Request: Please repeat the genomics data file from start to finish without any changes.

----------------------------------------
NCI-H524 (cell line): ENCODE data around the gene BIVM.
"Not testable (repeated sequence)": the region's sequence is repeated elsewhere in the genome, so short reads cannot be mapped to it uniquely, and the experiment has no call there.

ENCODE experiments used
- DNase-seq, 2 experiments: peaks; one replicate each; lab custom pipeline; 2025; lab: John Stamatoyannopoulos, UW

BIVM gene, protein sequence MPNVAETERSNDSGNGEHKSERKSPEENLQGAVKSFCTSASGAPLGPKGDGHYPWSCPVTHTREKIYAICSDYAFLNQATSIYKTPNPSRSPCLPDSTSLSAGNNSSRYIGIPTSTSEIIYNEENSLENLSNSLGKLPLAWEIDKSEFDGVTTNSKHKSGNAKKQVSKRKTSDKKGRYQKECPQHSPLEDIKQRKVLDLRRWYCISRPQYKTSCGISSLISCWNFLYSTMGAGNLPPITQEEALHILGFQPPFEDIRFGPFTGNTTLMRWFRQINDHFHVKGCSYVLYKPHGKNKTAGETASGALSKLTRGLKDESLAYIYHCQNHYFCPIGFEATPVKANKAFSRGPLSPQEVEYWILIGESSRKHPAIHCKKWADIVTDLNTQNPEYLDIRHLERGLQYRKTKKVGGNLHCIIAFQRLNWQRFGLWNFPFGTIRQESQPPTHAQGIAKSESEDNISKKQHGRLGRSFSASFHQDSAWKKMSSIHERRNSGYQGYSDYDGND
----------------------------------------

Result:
NCI-H524 (cell line): ENCODE data around the gene BIVM.
"Not testable (repeated sequence)": the region's sequence is repeated elsewhere in the genome, so short reads cannot be mapped to it uniquely, and the experiment has no call there.

ENCODE experiments used
- DNase-seq, 2 experiments: peaks; one replicate each; lab custom pipeline; 2025; lab: John Stamatoyannopoulos, UW

BIVM gene, protein sequence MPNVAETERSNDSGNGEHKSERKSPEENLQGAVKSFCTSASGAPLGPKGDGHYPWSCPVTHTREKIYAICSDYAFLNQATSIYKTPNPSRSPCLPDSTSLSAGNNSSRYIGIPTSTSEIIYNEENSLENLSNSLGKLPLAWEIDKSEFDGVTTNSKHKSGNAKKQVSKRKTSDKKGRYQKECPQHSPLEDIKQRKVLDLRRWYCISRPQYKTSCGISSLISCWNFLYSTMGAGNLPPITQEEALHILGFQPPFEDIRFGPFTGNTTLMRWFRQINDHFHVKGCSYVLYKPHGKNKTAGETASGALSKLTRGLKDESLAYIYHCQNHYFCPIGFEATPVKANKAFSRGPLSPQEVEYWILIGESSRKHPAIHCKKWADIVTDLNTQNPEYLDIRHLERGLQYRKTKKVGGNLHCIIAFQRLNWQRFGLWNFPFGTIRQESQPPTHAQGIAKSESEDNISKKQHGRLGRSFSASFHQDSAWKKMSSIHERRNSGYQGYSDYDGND